17. A method of handling leaves of sheet material comprising conveying them along a conveyor means, and providing a rotating take-along belt having at least one engagement region which is guided adjacent a conveying region of the conveyor means to enable the engagement region to engage leaves on the conveyor means; said belt being caused to run at a velocity different from the velocity of the conveyor means; said method further comprising arranging said belt so as to be spaced from the leaves on the conveyor means until the engagement region is in a predetermined engagement configuration and, when said engagement region is in said predetermined engagement configuration, displacing said engagement region transversely to the running direction thereof so as to engage said leaves.
18. A method according to claim 17 wherein the belt is halted with the engagement region in the engagement configuration but spaced from the leaves until a signal causes said transverse displacement and restarts running of the belt.
The invention relates to a method and an apparatus for handling leaves of sheet material, for instance folded signatures, which are guided successively along a conveyor path and separated into partial streams. At the end thereof they may be formed into a stack.
Known handling and stacking apparatus can generally only process one sheet size since the stack is bordered at the ends by a plate. If the size of the plate differs substantially from the size of the sheets the sheets can be damaged when tying the stack. The field of use of such systems is thus limited. Furthermore, the stacks produced are long and heavy.
It is also known to produce smaller stacks and to handle these manually. In this method the speed of handling must be extremely high since the stacks are removed from the sheets which are being continuously conveyed.
It is desirable to make a sufficient period of time available for the handling of such stacks which are formed from a continuously moving flow of sheets.
Techniques for separating a stream of sheet material into partial streams, spaced apart so that they arrive at handling stations at spaced time intervals, are known. It is well known to interpose a barrier intermittently to create gaps. But this leads to disruption of the array sheets retained by the barrier, making their subsequent handling difficult and possibly damaging them. It does not permit precise quantities of material to be separated.
U.S. Pat. No. 4265443 discloses the use of two conveyors in succession. The first is telescopic so that the location on the second conveyor where it deposits material is variable. Both conveyors are periodically accelerated and decelerated in use. Overall this is complex and inconvenient, and does not allow precise quantities of material to be separated without disruption of the array.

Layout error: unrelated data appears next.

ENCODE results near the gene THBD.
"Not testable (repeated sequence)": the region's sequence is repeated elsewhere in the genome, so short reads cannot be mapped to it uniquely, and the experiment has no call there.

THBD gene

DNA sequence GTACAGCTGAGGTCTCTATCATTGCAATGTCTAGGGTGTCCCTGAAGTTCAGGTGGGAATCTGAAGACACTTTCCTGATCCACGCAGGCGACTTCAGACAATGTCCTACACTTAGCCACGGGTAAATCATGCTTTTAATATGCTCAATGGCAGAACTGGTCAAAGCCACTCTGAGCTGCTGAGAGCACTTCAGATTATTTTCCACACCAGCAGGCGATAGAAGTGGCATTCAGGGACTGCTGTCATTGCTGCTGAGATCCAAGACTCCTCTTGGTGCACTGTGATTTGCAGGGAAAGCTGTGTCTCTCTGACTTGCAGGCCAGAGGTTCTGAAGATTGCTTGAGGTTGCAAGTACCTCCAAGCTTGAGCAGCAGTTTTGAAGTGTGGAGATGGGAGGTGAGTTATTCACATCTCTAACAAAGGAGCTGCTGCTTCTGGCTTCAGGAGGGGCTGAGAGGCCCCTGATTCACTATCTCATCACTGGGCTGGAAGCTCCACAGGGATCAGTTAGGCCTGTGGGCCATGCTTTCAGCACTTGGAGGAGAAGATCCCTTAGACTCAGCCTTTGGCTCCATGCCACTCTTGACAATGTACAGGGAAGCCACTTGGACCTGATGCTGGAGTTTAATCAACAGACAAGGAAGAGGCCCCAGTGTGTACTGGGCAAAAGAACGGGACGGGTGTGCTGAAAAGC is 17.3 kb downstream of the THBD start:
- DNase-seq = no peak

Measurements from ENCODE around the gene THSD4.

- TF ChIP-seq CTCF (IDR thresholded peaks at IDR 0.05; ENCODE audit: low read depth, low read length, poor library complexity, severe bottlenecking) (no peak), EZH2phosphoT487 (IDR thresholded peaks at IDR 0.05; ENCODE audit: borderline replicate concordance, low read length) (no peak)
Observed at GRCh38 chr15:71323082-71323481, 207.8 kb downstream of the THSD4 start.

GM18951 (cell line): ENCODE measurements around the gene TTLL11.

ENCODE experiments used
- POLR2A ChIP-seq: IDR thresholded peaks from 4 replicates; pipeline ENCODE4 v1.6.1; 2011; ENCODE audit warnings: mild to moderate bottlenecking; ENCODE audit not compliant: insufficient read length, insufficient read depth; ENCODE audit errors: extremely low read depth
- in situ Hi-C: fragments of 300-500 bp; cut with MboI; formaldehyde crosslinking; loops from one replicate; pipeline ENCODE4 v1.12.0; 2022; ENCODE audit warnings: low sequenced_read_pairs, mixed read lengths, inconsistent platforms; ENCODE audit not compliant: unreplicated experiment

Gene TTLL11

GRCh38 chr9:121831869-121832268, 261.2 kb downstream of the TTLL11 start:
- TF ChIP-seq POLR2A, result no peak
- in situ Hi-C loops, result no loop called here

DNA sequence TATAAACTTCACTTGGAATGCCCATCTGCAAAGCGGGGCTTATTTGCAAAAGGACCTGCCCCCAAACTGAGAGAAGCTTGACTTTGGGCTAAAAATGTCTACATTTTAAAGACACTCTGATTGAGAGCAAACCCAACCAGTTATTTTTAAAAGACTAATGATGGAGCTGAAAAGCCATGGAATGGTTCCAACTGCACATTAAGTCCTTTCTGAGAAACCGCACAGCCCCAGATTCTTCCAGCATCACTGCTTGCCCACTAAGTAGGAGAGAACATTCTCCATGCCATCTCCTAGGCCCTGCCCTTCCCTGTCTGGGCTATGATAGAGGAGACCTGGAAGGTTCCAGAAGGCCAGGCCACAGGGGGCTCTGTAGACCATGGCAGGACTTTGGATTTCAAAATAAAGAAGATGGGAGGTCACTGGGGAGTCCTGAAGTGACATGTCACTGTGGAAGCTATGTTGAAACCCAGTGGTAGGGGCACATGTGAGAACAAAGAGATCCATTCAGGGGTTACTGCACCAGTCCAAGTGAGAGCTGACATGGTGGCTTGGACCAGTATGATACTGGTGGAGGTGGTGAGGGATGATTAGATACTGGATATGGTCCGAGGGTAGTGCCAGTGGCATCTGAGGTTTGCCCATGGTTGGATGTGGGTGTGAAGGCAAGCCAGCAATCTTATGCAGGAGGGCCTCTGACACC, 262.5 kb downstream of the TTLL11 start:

GB-A-2127381 discloses a signature conveyor with a continuous chain running in parallel adjacent part of its conveying run. A length of the chain bears signature engaging lugs. A group of signatures is retained by indexing the chain so that the lugs lift signatures off the conveyor. Following signatures pile up from the rear, until the chain is moved again, returning the signatures to the conveyor. This disturbs the array of signatures and does not allow precise quantities of material to be separated. GB-A-2139991 discloses a first conveyor that feeds a second conveyor. Associated with the first conveyor is a continuous loop whereof a length is thickened such that when this portion is adjacent the conveyor, it projects above the conveying surface to lift sheets off it. Initially, the conveyors and the loop are driven at the same speed. Once the thickened portion has lifted a length of signatures, the loop and the second conveyor are accelerated. Thus a batch of sheets is deposited on the second conveyor and spaced from the following sheets. This is disadvantageous in that it does not enable the batches to be precisely predetermined.
According to the present invention there is provided apparatus for handling leaves of sheet material, including conveyor means for transporting successive leaves to the delivery end thereof; there being at least one take-along mechanism comprising a rotatable take-along belt with at least one engagement region which is guided adjacent a conveying region of the conveyor means; said engagement region being adapted to engage leaves on a length of the conveyor means and cause said leaves to be moved with a different velocity from that of the conveyor means; characterised in that displacement means are provided whereby said engagement region is displaceable transverse to its running direction so as to engage said leaves. Generally the engagement region is guided substantially parallel to the conveyor means, and carries leaves to the delivery end of the conveyor at a greater speed than the conveyor.